Denise Miller

Lara Moye

The Cueny Team

Patrick Connolly

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Jason Cook

Karen Salter & Associates

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Neumann & Co.

Jane & Joe Cross

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Jefferson Hopkins

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Chatel Group

Ridley Warren

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Lee Hall

Sam Johnson & Charlene Reese

Taylor Inman

Jackie Combahee

Amy French

Sarah Bentley-Pearson

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Special Sales Recognition for These Top Performers Who Just Joined Ansley Atlanta

Kevin Kilbride

Ashley Bynum

Molly Carter Gaines

Monica Blanco

Angela Miller

Todd Hale

BUCKHEAD | 3035 PEACHTREE ROAD NE, SUITE 202, ATLANTA, GA 30305 | 404.480.HOME | ANSLEYATLANTA.COM ALPHARETTA | 31 CHURCH STREET, ALPHARETTA, GA 30009 | 770.284.9900 | ANSLEYATLANTA.COM Equal Housing Opportunity | Christopher Burell, Principal Broker and Chief Motivation Officer | All information believed accurate but not guaranteed

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March 2019 | IN



s w e Rou n d

Atlanta BeltLine, Inc. has appointed Clyde Higgs as president and chief executive officer following a national search to replace Brian McGowan. Higgs has been serving as interim CEO for the last six months after joining ABI in 2015 as chief operating officer. The Atlanta City Council passed legislation expanding oversight of the awarding of performance bonuses for city personnel. Under the new legislation, bonuses are restricted to full-time employees; no employee may receive more than one performance bonus per year; and no employee may receive a performance bonus payment in a gross amount over 10 percent of the employee’s annual base salary. Prior to the award of any bonus, the Chief Financial Officer must certify that sufficient funds are available for that department. Atlanta BeltLine, Inc. has acquired new property near the Atlanta BeltLine Westside corridor. The three-quartermile line is an unused railroad corridor stretching from Joseph E. Boone Boulevard to Donald Lee Hollowell Parkway and was acquired from Antioch Baptist Church North. It provides a critical connection between Northside Drive and the 1.8-mile segment of the Atlanta BeltLine corridor purchased in August 2018, informally known as the “Kudzu Line.”

Literacy Project

Seven-year-old Selah Thompson launches Empowered Readers nonprofit By Clare S. Richie The visionary behind nonprofit Empowered Readers Literacy Project is a little girl with a big empathetic heart. Parkside Elementary School first grader Selah Thompson saw classmates struggling last year with their ABCs and sight words. She knew she needed to do something and asked her parents to help her. “Every kid deserves to read is what I always say,” Selah said. “I can’t stop saying it!” Over the Martin Luther King Jr. holiday weekend, Selah and her parents launched the new nonprofit at the inaugural “March to 20Hundred Thousand Books: A Children’s March for Literacy.” That’s two million books, if you do the math. “Despite the weather, we had about 370 people and collected 3,100 books,” Selah’s father, Khalil M. Thompson, said. “We wanted the kids to be smiling by the end, and that’s exactly what happened.” Festivities began at Georgia State Stadium, where children created signs and banners, and did other reading activities alongside sponsors like Chick-fil-A Foundation, Public Broadcasting Atlanta and King of Pops. “Children were given a graphic book template to interpret and tell their own story. They loved it,” Khalil said. Then, the Atlanta Drum Academy children led the march a half-mile through southeast Atlanta to the former Georgia Hill Library on Georgia Avenue in Grant Park. There, Selah and her friends installed the nonprofit’s first three Little Free Libraries: one shaped like a treasure chest for children’s books, one for young adult books and one for adult books. Students at Selah’s school as well as from Dunbar Elementary and Barack and Michelle Obama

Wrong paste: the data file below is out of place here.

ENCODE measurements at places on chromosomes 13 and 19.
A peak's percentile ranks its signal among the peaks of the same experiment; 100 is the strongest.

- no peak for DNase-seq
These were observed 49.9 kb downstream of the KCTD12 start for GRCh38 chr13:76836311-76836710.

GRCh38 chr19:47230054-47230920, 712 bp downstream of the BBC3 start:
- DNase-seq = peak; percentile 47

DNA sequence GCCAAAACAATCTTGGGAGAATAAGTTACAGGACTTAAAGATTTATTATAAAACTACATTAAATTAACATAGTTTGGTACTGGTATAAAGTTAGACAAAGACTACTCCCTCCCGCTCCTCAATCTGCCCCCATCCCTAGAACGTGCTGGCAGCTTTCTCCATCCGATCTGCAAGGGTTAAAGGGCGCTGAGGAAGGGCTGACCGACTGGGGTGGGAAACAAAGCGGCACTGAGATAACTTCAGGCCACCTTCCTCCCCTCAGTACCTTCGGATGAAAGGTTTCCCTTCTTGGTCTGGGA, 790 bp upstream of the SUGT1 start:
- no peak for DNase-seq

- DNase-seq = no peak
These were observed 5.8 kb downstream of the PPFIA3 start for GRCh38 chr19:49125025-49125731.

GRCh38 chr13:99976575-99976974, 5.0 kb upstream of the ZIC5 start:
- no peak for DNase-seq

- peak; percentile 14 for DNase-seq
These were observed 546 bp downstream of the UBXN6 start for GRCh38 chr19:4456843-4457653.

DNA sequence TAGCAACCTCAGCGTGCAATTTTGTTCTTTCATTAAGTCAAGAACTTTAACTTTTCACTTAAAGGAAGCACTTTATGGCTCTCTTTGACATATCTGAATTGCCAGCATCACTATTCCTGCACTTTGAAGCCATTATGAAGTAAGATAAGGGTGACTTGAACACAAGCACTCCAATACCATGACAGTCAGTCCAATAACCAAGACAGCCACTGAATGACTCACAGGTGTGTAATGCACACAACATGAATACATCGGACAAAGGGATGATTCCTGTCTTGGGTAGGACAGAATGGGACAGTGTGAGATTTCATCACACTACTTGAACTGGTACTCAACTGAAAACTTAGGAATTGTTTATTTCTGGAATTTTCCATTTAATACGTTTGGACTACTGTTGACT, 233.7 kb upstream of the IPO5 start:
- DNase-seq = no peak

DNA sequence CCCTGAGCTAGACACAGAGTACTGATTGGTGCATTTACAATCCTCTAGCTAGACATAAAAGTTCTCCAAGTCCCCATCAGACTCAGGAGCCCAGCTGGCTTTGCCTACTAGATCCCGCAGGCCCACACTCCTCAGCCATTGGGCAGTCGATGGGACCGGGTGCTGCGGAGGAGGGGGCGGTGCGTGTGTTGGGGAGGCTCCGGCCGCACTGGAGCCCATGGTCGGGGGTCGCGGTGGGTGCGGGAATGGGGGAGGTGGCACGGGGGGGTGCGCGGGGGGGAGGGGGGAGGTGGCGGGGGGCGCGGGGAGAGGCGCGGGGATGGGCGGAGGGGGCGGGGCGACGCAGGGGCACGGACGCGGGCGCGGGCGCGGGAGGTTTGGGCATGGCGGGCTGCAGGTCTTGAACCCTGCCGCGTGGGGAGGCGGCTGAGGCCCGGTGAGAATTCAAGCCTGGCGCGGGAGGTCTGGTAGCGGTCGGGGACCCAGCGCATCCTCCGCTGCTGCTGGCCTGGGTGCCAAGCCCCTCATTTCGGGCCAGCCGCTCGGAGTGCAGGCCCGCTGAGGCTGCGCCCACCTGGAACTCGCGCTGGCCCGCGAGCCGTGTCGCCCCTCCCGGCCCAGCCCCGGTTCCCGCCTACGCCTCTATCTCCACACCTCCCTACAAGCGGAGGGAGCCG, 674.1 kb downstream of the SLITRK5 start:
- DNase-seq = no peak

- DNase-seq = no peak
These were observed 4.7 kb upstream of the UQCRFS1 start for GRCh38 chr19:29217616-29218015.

Voters will choose from several candidates vying for the District 3 council seat vacated after the death of Ivory Lee Young, Jr. in a Special Election on March 19. If necessary, a runoff will be held April 16.. Mayor Keisha Lance Bottoms announced the appointment of Carmen Chubb as the new Chief of Staff for the City of Atlanta. Chubb is the current Deputy Commissioner for Housing at the Georgia Department of Community Affairs, where she has served for more than 25 years.

10 March 2019 |

Academy decorated them in advance. “When we unveiled those libraries the kids were so excited,” Khalil said. In 2019, Empowered Readers seeks to plant 23 more sets of Little Free Llibraries in the city’s underserved neighborhoods and collect about 7,000 more books. This is all because of a conversation on Selah’s first day of kindergarten. “She was upset. She told us ‘some of my new friends don’t know their sight words, their ABCs, how to read or spell their name.’ She didn’t understand why,” Khalil recalled. The Thompsons seized the teachable moment and explained that everybody’s circumstance is different. Some parents aren’t home